Regarding the isolated DNA claims, the court asserted that Mayo does not apply to the question of patent-eligibility of claims directed to isolated DNA molecules. According to the court, claims to isolated DNA are claims to compositions of matter, which are expressly authorized as suitable subject matter in §101. The court stated whether isolated DNA is patent-eligible subject matter turns on whether the claims are directed to products of nature. The court held that claims to isolated DNA are not claims to products of nature. According to the court, human intervention is required to produce isolated DNA, such as cleaving or synthesizing a discrete portion of a native chromosomal DNA. The court noted that the isolation of DNA requires extensive research, as well as skill, knowledge, and effort, to isolate the particular portion of DNA to be isolated. Thus, claims drawn to isolated nucleotide fragments remain eligible for patent protection.
Turning to the diagnostic method claims, the court found that method claims drawn substantially to comparing or analyzing DNA sequences that involve only abstract mental steps not to be patent-eligible matter under 35 U.S.C. § 101. The court found that the claimed diagnostic methods to be indistinguishable from the claims the Supreme Court found invalid under §101 in Mayo. Applying Mayo, the court reasoned that the steps of administering and determining, combined with a correlative “wherein” clause are not sufficiently transformative of what was otherwise a claim to natural law.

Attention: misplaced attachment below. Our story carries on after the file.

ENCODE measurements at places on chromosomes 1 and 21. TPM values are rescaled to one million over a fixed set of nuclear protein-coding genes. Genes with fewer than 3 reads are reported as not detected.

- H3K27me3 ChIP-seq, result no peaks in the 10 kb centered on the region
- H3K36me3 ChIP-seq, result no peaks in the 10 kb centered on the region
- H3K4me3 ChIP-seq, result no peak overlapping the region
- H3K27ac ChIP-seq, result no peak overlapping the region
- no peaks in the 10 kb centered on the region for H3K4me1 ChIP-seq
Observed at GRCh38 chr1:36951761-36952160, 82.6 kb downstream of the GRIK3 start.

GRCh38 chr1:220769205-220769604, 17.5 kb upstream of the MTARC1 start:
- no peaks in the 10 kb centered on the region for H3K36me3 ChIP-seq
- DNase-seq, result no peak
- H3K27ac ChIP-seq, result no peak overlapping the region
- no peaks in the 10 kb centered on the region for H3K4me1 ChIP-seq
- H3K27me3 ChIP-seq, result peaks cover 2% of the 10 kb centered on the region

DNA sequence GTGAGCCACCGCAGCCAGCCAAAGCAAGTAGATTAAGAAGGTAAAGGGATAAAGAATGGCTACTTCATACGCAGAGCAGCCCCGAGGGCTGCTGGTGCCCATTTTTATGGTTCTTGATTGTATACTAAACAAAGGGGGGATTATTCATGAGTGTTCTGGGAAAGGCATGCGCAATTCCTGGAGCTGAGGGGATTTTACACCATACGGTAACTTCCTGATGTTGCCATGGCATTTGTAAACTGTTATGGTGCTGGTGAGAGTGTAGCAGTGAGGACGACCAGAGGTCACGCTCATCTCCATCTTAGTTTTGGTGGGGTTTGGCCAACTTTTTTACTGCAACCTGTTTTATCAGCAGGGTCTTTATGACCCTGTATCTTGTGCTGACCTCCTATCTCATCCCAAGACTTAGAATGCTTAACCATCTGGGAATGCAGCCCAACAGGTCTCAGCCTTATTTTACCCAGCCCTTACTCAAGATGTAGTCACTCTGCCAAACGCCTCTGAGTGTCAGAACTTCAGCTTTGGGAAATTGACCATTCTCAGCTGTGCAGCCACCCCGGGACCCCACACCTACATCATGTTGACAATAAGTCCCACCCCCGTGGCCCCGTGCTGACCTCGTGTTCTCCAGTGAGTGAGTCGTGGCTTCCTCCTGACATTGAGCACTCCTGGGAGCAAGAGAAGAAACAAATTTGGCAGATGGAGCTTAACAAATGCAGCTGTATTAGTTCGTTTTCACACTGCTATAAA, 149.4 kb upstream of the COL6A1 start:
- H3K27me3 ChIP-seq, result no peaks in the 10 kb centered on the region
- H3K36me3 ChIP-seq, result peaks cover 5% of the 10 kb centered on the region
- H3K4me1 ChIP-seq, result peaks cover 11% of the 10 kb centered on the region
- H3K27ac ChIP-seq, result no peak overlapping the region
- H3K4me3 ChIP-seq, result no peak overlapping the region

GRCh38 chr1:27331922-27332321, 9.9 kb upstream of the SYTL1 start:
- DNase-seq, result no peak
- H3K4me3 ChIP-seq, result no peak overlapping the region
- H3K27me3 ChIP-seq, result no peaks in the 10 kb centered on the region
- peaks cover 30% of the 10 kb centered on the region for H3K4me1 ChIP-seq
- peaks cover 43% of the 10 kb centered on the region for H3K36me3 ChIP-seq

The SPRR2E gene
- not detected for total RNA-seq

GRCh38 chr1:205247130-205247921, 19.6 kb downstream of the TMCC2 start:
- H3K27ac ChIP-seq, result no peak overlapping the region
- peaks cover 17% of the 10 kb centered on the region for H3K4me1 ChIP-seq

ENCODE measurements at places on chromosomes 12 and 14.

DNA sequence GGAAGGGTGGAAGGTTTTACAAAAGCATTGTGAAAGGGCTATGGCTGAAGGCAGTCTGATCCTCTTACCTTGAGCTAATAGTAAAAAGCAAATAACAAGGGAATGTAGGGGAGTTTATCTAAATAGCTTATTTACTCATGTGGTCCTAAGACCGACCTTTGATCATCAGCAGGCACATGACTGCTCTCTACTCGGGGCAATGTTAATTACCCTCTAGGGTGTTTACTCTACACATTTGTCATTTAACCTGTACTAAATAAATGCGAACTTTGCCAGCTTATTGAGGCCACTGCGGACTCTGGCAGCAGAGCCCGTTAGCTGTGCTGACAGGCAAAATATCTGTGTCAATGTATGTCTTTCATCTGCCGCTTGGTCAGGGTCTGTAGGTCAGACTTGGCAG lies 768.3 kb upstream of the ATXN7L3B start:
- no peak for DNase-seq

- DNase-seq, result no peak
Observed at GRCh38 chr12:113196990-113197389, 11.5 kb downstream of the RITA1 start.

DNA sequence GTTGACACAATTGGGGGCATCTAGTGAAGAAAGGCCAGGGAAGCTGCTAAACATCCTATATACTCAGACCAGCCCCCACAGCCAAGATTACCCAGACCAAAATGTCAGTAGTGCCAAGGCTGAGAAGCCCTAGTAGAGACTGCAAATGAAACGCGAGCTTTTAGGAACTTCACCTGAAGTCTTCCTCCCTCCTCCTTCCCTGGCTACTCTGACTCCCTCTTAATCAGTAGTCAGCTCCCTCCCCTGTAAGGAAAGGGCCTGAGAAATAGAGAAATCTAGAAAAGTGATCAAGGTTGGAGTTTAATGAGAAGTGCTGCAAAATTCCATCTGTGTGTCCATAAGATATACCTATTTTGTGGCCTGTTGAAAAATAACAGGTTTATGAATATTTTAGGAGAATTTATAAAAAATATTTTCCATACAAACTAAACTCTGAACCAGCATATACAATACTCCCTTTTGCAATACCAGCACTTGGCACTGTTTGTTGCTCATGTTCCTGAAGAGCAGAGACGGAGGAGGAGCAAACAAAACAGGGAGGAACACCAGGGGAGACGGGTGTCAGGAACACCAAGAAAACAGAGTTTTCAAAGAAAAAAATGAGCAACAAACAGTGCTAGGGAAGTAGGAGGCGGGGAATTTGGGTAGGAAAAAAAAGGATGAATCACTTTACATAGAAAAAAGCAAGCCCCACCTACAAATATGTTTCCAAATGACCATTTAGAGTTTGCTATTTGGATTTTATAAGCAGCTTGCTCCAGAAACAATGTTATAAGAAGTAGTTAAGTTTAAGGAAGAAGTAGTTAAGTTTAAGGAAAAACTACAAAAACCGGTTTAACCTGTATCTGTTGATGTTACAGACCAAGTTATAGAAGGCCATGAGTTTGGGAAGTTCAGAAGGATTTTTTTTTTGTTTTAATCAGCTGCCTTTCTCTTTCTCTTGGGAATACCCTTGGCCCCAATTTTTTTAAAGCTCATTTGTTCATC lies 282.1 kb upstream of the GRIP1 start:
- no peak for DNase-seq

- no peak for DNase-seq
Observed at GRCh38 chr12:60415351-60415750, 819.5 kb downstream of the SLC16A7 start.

With regard to the screening method claim, the court found that a method claim that recites a transformed cell (e.g., by insertion of a foreign DNA to the cell) to be eligible subject matter under 101. The court noted that Myriad’s transformed cells, much like the patent-eligible cells in Chakrabarty, are not naturally occurring. Applying the reasoning from Mayo, the court stated that a claim featuring a transformed cell does not simply apply a law of nature. According to the court, the transformed, man-made nature of the underlying subject matter (i.e., the transformed cell) makes the method claim patent-eligible subject matter.
Impact of the Decision
In upholding the patent eligibility of isolated DNA molecules, the Myriad decision affirmed the PTO’s established practice of granting patent protection for such molecules. It is unlikely, however, that the court’s decision will be the last word on the patent eligibility of isolated DNA molecules. Reconsideration by the Federal Circuit en banc, and/or review by the Supreme Court, is likely.
The panel’s opinion on the diagnostic method claims provides some guidance to patentees and litigants. The decision reinforces the importance of including transformative steps in diagnostic method claims. Patent applicants should ensure that all diagnostic method claims recite more than simply “analyzing” or “comparing” steps. Claims should explicitly include transformative steps, such as using a non-naturally occurring cell. Conversely, litigants accused of infringing diagnostic method claims that lack transformative steps should consider invalidity defenses based on § 101.
If you have any questions or wish to discuss how the Court's decision may impact your company, please contact your attorney at Brinks Gilson & Lione, or one of our BioPharma attorneys.
* * *
This Client Alert is intended to provide information of general interest to the public and is not intended to offer legal advice about specific situations or problems. Brinks Gilson & Lione does not intend to create an attorney-client relationship by offering this information and review of the information shall not be deemed to create such a relationship. You should consult a lawyer if you have a legal matter requiring attention. For further information, please contact a Brinks Gilson & Lione lawyer.